Google Just Got A Whole Lot Smarter, Launches Its Knowledge Graph


Today, Google is launching one of its most ambitious and interesting updates to its search engine in recent months. Starting in a few days, you will start to see large panels with additional factual information about the topic you were searching for take over the right side of Google’s search result pages. The panels are powered by what Google calls its new “Knowledge Graph” and they will serve two different functions. Google will use this space to show you a summary of relevant information about your queries (think biographical data about celebrities and historical figures, tour dates for artists, information about books, works of art, buildings, animals etc.) as well as a list of related topics. In addition, Google will now allow you to clarify what exactly you are looking for and will use these boxes for disambiguation. Thanks to this, you will soon be able to tell Google you were looking for the L.A. Kings ice hockey team and not the Sacramento Kings when you searched for ‘kings.’

The company has actually been working on the semantic technology that drives this knowledge graph for quite a few years. This specific project, Google told me earlier this week, has been in the works for about the last two years. During this time, the company has been working hard on creating the vast database of structured knowledge that powers the features it is launching today (though Google’s acquisition of Freebase . Today, the knowledge graph database currently holds information about 500 million people, places and things. More importantly, though, it also indexes over 3.5 billion defining attributes and connections between these items.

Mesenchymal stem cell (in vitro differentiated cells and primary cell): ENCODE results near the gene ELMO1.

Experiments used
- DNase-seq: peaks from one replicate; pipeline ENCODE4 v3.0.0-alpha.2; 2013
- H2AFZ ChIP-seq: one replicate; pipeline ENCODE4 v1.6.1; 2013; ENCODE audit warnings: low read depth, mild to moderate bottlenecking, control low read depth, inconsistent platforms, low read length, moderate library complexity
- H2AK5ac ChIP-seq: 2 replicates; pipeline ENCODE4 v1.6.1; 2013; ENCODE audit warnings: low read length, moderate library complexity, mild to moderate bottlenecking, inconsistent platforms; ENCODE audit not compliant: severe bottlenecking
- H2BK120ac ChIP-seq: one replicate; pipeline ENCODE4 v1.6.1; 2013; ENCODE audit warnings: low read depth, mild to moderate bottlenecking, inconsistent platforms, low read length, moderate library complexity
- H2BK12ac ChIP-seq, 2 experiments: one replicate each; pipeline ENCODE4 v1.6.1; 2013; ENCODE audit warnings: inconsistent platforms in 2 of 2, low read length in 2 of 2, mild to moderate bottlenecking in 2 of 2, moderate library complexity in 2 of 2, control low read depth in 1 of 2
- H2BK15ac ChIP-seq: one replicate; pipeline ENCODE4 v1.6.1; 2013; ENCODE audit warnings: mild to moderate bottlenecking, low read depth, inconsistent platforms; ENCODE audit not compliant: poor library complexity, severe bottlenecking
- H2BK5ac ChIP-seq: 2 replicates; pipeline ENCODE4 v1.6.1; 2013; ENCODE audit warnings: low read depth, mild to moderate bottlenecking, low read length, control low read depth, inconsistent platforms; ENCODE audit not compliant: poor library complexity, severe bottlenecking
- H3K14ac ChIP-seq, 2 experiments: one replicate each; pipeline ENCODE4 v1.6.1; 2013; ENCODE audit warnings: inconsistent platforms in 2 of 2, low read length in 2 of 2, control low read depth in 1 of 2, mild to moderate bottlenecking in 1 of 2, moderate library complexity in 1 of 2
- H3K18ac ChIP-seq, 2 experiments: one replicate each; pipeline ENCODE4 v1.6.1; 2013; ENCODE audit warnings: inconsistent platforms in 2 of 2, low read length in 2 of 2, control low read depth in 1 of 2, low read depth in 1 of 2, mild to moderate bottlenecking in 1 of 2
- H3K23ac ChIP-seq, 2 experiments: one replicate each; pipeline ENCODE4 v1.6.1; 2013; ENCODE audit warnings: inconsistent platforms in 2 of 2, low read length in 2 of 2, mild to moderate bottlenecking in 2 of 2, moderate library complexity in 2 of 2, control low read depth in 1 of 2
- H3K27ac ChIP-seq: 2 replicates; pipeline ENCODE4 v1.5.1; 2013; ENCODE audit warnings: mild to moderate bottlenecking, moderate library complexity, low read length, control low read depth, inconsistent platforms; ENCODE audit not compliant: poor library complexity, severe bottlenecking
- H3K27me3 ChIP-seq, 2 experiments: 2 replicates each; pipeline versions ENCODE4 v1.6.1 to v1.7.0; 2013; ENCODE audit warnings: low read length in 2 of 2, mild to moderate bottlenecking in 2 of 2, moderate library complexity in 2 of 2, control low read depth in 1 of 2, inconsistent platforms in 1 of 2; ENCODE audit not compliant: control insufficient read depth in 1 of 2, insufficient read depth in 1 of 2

“Strings to Things”

As Google Fellow Ben Gomes told me yesterday, the company really wants to move beyond just understanding the characters you are typing into its search engine to getting a better understanding of what it is you are really looking for (“strings to thing” is what Gomes likes to call it). To do this, Google is using both its own and other freely available sources like Wikipedia, the World CIA Factbook, its own Freebase product, Google Books, online event listings and other data it crawls, but it is also using some commercial datasets (though Google wouldn’t reveal which companies specifically it is working with here).

Here is what this will look like in practice. Google is currently pretty good at understanding general search queries, but some terms are just too ambiguous. When you search for ‘andromeda,’ for example, it just can’t know if you are searching for the TV series, galaxy, or this Swedish progressive metal band. Now, whenever you type in one of these queries, Google will show you a box on the right side of the screen that lets you tell it which one of these topics you were really looking for. Once you pick the topic, the search result page will reload and show you the results related to what you were really looking for.

So if you were looking for the TV show Kings, the search result page will show you images related to the show, the right Wikipedia entry and links to episodes that are available for online streaming. If you were looking for the Sacramento Kings, though, you will get the latest box scores and other information related to the basketball team.